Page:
When you’re living with active addiction (either your own, or a loved one’s) it can be hard to imagine life any other way. Addiction can be all-consuming, touching all areas of your life and relationships. As the chaos caused by addiction grows, it’s important not to lose sight of the fact that treatment can help, and recovery is possible.
Knowing what to expect from the recovery process and having goals for recovery can make a big difference in how you navigate the recovery process. Addiction and recovery are often shown as black and white. However, getting into recovery is rarely a straight line. Instead, it’s a process filled with nuance and detours. Understanding that can help you (or your loved one) get through.
Here’s what everyone should know about the recovery process:
Getting Ready To Ask for Help
Many people with substance use disorder go through a period where they know they have a problem, but they’re not yet ready to accept help. While the old adage says that admitting you have a problem is the first step, that admission doesn’t mean much until you’re ready to ask for help.
The old school of thought also said that a person needed to hit “rock bottom” before accepting help for their substance use disorder. However, this can be a dangerous concept. Today, especially with the prevalence of synthetic opioids, rock bottom can mean death. Because of that, it is important to help people connect with treatment as soon as they acknowledge that addiction is negatively impacting their lives.
Most people with substance use disorder can benefit from going to a treatment program. The most in-depth is inpatient treatment, where a person lives away from their friends and family and gets counseling and possibly medication throughout their stay. Outpatient and partial-hospitalization programs provide similar services, without requiring people to live on site.
Whatever type of treatment you are able to access will provide the foundation for your recovery. In treatment, you’ll learn about the disease of substance use disorder, and the way that it interacts with other mental health conditions. You’ll address past traumas and underlying issues, and begin working toward the life you want to live in recovery.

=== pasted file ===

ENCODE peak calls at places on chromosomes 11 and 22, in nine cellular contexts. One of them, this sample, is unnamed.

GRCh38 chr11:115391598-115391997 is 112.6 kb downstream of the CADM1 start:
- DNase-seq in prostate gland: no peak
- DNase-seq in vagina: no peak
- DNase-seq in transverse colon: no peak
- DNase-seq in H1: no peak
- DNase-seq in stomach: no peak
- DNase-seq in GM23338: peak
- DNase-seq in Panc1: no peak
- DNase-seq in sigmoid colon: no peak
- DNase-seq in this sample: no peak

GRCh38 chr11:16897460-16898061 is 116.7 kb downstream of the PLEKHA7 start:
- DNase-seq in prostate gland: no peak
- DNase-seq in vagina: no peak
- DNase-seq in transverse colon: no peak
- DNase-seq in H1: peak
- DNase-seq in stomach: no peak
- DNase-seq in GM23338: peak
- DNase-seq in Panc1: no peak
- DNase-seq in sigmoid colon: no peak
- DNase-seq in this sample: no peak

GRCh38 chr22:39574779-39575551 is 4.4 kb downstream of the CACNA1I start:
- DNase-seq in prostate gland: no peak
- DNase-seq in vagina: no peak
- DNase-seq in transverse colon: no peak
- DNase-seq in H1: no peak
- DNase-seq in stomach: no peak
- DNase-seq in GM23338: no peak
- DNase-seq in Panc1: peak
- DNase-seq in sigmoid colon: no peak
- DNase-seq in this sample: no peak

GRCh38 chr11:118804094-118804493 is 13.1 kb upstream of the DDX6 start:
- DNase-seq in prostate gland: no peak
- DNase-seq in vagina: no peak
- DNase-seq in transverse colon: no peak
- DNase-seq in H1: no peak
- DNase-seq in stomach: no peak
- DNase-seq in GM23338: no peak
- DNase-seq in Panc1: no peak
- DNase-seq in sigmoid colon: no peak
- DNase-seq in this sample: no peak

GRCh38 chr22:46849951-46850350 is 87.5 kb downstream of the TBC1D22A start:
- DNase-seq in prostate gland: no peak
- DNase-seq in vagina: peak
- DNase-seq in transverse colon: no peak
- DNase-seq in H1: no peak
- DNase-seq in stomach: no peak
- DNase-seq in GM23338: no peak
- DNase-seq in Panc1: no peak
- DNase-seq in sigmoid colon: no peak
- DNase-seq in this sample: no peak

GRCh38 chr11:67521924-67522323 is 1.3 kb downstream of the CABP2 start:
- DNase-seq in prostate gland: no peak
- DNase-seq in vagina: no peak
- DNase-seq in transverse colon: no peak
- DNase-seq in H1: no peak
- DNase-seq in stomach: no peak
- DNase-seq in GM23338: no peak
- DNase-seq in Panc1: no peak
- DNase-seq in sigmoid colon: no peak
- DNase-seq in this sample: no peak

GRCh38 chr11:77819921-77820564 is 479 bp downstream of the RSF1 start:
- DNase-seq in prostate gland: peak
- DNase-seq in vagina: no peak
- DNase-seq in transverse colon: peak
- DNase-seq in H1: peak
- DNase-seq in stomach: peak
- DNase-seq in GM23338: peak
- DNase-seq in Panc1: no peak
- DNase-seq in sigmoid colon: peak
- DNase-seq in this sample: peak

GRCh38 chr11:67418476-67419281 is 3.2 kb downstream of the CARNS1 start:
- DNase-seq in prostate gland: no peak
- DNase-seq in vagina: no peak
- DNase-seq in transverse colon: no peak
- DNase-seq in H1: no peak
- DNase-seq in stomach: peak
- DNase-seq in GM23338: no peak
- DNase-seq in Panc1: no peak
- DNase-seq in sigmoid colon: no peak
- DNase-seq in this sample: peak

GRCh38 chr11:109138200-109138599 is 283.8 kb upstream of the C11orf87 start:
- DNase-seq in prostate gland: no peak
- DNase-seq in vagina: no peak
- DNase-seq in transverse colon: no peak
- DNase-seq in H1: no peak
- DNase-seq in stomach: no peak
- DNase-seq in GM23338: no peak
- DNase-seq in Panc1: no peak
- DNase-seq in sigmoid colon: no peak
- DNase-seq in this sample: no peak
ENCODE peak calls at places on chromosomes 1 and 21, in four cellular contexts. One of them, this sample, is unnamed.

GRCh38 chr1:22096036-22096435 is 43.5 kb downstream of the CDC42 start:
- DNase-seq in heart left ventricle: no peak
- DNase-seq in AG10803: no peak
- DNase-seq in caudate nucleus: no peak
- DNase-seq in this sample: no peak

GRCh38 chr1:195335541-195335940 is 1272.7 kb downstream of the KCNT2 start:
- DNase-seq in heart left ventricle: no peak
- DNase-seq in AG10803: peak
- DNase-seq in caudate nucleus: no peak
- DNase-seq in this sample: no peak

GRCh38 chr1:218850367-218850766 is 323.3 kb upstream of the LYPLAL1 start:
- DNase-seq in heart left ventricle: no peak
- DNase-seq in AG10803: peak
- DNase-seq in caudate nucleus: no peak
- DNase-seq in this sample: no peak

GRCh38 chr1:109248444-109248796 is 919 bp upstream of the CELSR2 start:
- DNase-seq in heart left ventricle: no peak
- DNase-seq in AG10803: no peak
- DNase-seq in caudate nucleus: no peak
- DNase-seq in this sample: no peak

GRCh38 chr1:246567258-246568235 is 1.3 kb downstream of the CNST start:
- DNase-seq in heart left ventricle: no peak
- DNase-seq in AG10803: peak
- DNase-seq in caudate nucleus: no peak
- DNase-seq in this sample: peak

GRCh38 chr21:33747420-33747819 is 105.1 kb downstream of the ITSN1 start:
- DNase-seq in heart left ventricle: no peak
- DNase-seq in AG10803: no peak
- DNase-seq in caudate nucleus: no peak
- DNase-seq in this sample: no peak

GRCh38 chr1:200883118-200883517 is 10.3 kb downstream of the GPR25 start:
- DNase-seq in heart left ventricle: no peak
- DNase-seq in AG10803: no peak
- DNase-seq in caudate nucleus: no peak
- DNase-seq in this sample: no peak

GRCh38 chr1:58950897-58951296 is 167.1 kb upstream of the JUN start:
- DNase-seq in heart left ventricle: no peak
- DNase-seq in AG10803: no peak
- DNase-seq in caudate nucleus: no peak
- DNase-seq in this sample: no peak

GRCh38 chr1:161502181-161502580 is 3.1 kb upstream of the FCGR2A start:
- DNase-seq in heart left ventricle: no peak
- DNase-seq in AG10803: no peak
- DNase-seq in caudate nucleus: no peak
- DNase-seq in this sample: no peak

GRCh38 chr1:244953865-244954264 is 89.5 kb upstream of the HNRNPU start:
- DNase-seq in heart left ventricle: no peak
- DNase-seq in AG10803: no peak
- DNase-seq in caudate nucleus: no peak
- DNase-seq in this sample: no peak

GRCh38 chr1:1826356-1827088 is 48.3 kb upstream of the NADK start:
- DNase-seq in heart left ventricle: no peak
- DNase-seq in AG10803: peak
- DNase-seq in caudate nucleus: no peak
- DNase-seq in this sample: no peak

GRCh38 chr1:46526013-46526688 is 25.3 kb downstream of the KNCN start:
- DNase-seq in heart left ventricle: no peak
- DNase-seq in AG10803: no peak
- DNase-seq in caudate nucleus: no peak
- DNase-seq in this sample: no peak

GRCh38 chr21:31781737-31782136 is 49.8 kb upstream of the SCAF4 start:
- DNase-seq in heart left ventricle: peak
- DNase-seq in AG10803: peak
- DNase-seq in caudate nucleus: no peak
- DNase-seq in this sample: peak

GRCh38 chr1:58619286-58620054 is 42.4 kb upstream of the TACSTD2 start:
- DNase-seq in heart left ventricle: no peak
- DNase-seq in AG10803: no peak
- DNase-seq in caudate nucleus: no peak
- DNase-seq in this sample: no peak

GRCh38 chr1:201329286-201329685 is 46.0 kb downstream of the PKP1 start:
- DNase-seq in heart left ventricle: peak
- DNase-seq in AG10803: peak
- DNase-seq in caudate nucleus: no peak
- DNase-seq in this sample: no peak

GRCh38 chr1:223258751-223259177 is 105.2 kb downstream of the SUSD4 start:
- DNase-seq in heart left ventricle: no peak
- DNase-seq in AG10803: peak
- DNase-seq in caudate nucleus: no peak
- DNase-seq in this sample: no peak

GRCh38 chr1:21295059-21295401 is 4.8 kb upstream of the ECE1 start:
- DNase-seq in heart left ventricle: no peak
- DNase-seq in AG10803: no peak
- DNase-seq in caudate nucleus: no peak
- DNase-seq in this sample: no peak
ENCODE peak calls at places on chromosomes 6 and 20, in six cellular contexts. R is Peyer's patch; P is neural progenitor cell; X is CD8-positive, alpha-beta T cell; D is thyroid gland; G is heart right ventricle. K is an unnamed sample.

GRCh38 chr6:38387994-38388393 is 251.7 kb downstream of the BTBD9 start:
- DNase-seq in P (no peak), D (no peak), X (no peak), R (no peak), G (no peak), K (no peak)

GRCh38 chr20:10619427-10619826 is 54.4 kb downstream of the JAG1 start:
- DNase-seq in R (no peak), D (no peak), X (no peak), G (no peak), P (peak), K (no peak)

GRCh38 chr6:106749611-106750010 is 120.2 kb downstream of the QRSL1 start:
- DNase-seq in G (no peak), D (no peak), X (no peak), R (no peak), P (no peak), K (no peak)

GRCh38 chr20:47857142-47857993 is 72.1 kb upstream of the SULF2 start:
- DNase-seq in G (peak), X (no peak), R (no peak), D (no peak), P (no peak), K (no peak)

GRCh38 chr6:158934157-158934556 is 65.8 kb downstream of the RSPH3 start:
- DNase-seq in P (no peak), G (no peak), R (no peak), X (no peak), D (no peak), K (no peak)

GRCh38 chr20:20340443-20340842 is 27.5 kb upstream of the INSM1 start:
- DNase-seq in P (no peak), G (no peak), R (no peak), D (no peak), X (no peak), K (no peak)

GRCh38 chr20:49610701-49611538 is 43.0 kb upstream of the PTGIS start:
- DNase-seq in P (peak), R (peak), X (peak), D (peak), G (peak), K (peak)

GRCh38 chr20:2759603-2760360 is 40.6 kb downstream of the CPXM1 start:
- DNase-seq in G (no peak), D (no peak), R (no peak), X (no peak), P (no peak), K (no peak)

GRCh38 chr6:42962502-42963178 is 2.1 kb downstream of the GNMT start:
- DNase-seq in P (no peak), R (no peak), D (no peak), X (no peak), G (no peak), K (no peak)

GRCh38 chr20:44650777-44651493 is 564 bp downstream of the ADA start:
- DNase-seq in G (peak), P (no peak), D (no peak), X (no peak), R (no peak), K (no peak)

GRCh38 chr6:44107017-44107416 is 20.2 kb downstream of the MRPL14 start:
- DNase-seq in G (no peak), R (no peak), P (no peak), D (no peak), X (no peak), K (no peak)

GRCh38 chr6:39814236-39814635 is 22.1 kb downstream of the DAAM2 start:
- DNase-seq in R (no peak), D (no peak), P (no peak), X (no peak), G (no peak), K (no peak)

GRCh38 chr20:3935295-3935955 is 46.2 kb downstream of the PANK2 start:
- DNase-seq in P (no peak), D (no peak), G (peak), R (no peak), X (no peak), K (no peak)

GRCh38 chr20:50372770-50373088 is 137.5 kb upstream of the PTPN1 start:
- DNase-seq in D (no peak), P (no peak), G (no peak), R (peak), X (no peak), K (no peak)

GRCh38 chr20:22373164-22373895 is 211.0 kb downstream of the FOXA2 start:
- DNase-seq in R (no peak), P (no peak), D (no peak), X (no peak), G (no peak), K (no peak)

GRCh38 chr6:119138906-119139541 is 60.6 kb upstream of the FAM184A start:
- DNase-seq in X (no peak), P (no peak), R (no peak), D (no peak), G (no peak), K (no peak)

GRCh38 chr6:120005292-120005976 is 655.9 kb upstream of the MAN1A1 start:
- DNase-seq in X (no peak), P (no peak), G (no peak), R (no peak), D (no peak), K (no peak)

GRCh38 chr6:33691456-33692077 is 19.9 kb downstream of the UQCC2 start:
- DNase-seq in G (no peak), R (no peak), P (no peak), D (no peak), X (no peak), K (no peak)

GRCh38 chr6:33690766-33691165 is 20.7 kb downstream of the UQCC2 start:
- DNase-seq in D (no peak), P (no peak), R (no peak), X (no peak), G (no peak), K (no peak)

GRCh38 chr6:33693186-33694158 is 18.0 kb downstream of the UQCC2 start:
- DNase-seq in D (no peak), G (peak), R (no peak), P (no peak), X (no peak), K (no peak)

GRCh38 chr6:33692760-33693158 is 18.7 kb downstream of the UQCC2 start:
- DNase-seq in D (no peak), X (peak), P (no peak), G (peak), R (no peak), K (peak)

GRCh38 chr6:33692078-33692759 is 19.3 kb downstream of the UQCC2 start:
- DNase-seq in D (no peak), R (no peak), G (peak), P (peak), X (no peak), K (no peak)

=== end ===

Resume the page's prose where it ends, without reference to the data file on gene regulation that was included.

Stepping Down Your Treatment
How long you are in treatment will depend on many factors, ranging from the severity of your illness to the type of insurance you have. For many people, even a 30 or 90-day stay in rehab seems like just the blink of an eye.
Because of that, most people benefit from step-down care. This means gradually engaging with less intense treatment programs. For example, if you’re in an inpatient setting, you might step down to outpatient. This is the time that you might consider transitional housing. Transitional houses (which used to be call half-way houses) provide structure while you reestablish your life in recovery. At a transitional house, you’ll likely have a curfew and meeting requirements, but your days will be free to find a job or go to school. Many transitional houses have staff that will help you through this process.
Preparing for Relapse
It’s important to recognize that relapse is a normal and expected part of recovery. No one wants to think that relapse will be part of their recovery process, but there’s no doubt that it’s extremely common.
By acknowledging that relapse is often part of the recovery process, you can be proactive about avoiding it. For example, you will learn through your recovery process how to look for warning signs of relapse. Identifying these changes to your patterns and behavior that indicate you might be at risk for relapse can help you intervene early.
If a relapse does occur, it’s important to get help as soon as possible. There’s no shame in relapsing; it’s just a part of the process. Getting help will ensure that you can get back on track as soon as possible.
Paying It Forward
Many people who are in longterm recovery find that they enjoy being involved in recovery communities. Once you’ve established your own life in recovery, you can be a source of inspiration for others. Speaking about your recovery process and showing how you’ve enjoyed life without drugs or alcohol can help others make progress as well.